Digital is maturing from novel toward common along the Ubiquity axis.  We will return to how far it has actually moved along that axis to help explain the tensions we may otherwise miss. But what we can be certain of is that demand is increasing and that means the movement is toward Common.

On the Certainty axis it is harder to see movement away from the Genesis zone. Companies are testing the water, feeling their way with agile here, lean there, new tools but same ways of working almost everywhere... There is no certain way of doing or being digital yet. Not by some distance.

Strategy is on the whole built from experiment. And while productisation is a mantra within most consulting houses, the reality is customisation built upon rapid-iteration experiments. Making those rapid iteration cycles more effective is state of the art in digital strategy right now. And that's because certainty remains low.

To summarise to this point: There is a greater demand for ubiquity than there is market capability to productise its response. Referring to the map below, it feels to me like we are high enough up the Ubiquity axes for products to be the norm, but on the Certainty axis, we have hardly got out of Genesis.

From Simon Wardley: via

Understanding this situation helps us better plan our response. My (badly drawn) map below illustrates both where it feels to me we are (X), and offers a response to what the evolutionary drivers suggest is the direction our customers will want us to take. Note, the product and custom boxes have contorted offering a much larger overlap than ordinarily expected (compared to the original, above). This is my take on responding to the distortion of current high demand vs current low supply.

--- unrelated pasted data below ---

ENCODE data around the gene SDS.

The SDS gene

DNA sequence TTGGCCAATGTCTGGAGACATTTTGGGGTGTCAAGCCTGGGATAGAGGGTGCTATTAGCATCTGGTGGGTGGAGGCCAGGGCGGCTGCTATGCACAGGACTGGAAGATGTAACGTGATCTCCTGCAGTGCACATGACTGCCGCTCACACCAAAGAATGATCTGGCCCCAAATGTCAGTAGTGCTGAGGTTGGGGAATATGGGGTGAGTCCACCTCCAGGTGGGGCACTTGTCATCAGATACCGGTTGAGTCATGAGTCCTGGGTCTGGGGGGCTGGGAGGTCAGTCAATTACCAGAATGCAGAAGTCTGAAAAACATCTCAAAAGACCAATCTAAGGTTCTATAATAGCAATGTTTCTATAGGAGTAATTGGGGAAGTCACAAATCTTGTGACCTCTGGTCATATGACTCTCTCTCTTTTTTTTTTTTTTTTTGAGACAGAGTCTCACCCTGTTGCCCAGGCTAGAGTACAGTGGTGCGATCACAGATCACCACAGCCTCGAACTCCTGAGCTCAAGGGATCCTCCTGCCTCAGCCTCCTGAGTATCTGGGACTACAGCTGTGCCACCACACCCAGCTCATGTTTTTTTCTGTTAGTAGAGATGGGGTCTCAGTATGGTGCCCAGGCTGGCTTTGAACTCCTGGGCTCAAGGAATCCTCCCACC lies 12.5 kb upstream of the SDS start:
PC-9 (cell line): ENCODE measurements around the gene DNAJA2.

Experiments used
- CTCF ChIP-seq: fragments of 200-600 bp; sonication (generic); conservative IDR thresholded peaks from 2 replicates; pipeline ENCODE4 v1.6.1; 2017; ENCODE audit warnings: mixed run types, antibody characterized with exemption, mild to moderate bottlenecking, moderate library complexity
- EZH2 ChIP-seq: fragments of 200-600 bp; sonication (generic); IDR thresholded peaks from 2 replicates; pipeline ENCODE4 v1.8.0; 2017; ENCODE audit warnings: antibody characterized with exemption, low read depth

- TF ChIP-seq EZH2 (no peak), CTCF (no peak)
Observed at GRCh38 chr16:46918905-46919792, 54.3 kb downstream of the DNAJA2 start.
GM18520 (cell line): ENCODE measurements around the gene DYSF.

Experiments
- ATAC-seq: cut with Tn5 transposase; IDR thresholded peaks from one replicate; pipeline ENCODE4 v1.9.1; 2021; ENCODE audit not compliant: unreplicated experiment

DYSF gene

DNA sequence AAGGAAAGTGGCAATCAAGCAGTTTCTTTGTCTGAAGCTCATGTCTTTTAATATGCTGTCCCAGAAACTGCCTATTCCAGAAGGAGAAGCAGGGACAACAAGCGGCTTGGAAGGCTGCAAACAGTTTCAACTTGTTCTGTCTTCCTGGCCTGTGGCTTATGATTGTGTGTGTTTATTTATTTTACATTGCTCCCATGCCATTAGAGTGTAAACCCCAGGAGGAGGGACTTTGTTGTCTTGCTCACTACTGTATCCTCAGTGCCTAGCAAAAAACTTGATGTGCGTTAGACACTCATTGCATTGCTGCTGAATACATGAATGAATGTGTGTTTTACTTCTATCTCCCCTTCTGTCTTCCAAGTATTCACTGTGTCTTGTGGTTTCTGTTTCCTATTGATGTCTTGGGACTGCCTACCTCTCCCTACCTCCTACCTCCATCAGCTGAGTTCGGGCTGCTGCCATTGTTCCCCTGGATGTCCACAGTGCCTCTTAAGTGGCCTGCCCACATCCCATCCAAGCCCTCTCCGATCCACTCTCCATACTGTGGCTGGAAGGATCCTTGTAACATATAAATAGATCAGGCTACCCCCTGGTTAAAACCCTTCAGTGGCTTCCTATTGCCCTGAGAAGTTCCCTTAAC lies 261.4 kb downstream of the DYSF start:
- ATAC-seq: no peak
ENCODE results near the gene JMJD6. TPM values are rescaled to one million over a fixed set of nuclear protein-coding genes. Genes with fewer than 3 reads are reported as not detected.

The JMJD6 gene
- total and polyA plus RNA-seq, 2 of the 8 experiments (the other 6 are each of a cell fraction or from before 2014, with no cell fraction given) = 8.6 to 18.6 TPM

X marks where we are now - market trend indicates the direction of evolution we must respond to 

It suggests that we have to respond with products which help take our customers further along the Certainty axis. 
To do this we should offer and embrace
  • A clear role for digital consulting - Responding to the need of moving the customer to greater certainty, enabling them to take advantage of genuine productisation as it emerges (essential to the value-building activities of creating higher-order outputs - just as custom nuts and bolts enabled the building of higher order products customers could actually use and value).
  • Hybrids of custom build and productisation (applicable to each nut and bolt - eg managed innovation, human insight-centred design, customer experience design, product lifecycle, eco-system build etc)
  • Greatest customisation where the customer has least certainty.
  • Active strategy teams combining diverse cultures; disruptive creatives (Wardley's Pioneers who will create the new) alongside those who will grow the market (Wardley's Settlers). 
That's just a start list. But it is at least one against which we can start a sensible discussion about what we supply versus what the customer needs, and, as always, I welcome your builds.

For more on Warldey Mapping start here:

The rate of change is so rapid it's difficult for one person to keep up to speed. Let's pool our thoughts, share our reactions and, who knows, even reach some shared conclusions worth arriving at?